If a queue develops outside and it’s raining, Tesco is providing umbrellas for customers, which have been fully sanitised.
When in store, follow social distancing markers and signage, make use of hand sanitiser and cleaning stations and use contactless payment where possible.
There are plastic screens at the till, but it’s still mandatory to wear a mask inside, unless you are exempt.
If you forget your face covering, there are ones available when you enter the store which you can wear immediately and then pay for with the rest of your shopping.
Vulnerable customers will still find dedicated shopping hours to help reduce the risk and these can be found by checking with your local store.
NHS staff, emergency services and care workers will get priority access.
Tesco brought back some limits on the items you can purchase in September, while some restrictions have been in place since early on in the pandemic.
Tesco currently has a three-item limit in store on the below products.
- toilet roll
- dried pasta
- baby wipes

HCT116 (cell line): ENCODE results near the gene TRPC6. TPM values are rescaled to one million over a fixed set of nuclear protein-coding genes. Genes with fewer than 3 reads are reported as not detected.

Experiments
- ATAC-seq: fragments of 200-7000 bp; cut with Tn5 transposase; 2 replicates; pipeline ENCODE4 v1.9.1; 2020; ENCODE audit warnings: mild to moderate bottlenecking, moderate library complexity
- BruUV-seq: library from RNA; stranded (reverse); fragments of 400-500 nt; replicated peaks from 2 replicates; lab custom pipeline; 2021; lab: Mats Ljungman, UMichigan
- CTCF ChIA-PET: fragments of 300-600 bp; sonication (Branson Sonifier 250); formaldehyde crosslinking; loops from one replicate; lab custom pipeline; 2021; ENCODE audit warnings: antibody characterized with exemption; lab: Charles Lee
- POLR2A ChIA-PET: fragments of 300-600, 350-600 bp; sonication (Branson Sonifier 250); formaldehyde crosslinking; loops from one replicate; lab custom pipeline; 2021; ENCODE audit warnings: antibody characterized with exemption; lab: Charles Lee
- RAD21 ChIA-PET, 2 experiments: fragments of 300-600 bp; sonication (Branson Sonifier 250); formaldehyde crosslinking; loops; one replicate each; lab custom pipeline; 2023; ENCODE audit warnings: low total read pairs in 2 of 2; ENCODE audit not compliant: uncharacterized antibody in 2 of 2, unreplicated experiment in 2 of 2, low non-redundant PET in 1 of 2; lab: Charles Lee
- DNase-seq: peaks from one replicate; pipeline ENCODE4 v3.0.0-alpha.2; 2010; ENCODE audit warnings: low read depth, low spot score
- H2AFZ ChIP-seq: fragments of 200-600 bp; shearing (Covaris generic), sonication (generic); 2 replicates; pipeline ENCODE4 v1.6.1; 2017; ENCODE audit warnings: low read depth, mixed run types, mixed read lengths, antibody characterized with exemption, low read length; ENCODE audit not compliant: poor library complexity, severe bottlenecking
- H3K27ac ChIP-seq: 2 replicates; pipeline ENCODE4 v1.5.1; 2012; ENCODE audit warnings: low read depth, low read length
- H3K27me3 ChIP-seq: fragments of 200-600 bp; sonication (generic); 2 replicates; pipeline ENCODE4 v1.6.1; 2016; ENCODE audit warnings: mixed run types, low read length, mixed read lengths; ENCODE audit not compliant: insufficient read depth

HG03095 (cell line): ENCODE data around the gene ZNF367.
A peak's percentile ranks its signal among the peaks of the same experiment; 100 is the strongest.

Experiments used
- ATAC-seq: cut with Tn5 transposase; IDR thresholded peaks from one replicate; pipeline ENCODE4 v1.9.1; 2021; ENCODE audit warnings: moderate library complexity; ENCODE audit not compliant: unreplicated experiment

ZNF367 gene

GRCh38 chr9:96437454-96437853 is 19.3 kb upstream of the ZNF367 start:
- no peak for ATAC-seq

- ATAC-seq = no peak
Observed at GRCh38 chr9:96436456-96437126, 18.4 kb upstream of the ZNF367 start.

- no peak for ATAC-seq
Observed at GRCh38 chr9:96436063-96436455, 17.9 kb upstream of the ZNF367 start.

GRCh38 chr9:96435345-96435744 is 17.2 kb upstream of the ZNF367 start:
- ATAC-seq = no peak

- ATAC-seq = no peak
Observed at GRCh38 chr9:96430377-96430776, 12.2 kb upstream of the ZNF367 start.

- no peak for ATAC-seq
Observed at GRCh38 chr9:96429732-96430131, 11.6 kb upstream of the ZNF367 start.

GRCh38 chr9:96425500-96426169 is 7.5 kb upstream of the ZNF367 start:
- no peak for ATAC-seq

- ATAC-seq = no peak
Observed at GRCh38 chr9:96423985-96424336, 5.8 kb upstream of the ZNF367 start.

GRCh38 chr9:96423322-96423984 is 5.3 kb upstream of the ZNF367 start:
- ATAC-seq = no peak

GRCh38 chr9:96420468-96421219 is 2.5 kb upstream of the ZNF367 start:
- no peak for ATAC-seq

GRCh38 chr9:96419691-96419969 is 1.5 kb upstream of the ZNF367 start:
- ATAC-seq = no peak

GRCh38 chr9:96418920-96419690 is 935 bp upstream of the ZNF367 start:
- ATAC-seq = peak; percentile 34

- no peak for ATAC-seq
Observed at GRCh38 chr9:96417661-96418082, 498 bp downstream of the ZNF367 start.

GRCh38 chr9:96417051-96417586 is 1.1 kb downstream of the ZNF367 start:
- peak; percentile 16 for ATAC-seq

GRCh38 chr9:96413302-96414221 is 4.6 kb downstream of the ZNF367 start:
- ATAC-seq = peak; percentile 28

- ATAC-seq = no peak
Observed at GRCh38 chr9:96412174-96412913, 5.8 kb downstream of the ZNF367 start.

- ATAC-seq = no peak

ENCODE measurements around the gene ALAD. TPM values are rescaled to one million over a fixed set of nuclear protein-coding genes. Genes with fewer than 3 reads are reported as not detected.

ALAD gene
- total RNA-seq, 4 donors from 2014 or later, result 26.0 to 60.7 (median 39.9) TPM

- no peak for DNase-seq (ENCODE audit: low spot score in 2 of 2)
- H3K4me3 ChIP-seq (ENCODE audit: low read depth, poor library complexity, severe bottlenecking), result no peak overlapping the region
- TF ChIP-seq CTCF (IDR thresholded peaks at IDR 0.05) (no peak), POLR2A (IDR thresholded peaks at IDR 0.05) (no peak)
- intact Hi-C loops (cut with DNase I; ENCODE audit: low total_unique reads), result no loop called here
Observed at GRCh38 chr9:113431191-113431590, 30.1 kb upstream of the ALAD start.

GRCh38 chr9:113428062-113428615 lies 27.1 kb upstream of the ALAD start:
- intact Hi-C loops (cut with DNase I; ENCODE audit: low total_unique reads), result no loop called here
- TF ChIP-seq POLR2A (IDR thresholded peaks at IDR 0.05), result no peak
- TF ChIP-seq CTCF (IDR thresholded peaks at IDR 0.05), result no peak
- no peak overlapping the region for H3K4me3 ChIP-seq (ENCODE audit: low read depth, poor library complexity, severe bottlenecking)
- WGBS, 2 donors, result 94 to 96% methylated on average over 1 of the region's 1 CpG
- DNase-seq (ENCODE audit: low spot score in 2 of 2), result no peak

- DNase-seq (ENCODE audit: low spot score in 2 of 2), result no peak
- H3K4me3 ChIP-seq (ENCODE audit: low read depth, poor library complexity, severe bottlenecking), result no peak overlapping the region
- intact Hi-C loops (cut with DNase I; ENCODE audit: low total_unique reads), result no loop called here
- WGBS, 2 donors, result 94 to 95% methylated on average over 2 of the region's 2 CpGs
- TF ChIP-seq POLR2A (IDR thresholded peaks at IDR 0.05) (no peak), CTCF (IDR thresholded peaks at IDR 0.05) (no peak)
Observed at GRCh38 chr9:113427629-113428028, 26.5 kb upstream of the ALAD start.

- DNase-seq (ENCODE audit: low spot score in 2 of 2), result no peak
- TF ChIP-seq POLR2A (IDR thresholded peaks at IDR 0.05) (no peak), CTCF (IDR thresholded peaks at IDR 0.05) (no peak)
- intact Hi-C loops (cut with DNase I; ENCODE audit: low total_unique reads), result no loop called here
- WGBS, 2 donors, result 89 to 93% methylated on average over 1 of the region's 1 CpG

- anti-bacterial wipes (excluding hand gels and sanitiser which are unlimited)
There are also additional limits for some products online, including the below:
- sunflower oil
- baked beans
- canned veg
Tesco has also had a limit of 95 items per online order in place since April and that’s still the case now.
The supermarket has a priority shopping hour every Wednesday and Sunday between 9am-10am for our more vulnerable and elderly customers.
Some Tesco stores in England came under fire in November after barricading off “non-essential” sections such as clothing departments when they were on a separate floor.
Stores introduced similar measures during the 17-day lockdown in Wales in October in-line with strict government guidelines.
Morrisons is limiting the number of customers allowed in stores are the same time so you may be asked to queue outside at busier times.
In September, it introduced a three per person limit on a few key products, including toilet roll and disinfectant, but these have since been lifted.
NHS staff get a priority hour from Monday to Saturday between 6am and 7am and on Sunday, either at 9am or an hour before usual opening if later than that.
There are marshals on the doors at Morrisons, social distancing measures in place and perspex screens at tills.
Shoppers must wear a face covering as per the government guidelines, unless exempt.
When visiting Sainsbury’s stores, customers must wear a face covering, unless you’re exempt, and there will be staff reminding you of this as you enter.
They will also be able to help you if you arrive without a mask.
Here’s how to cut the cost of your grocery shop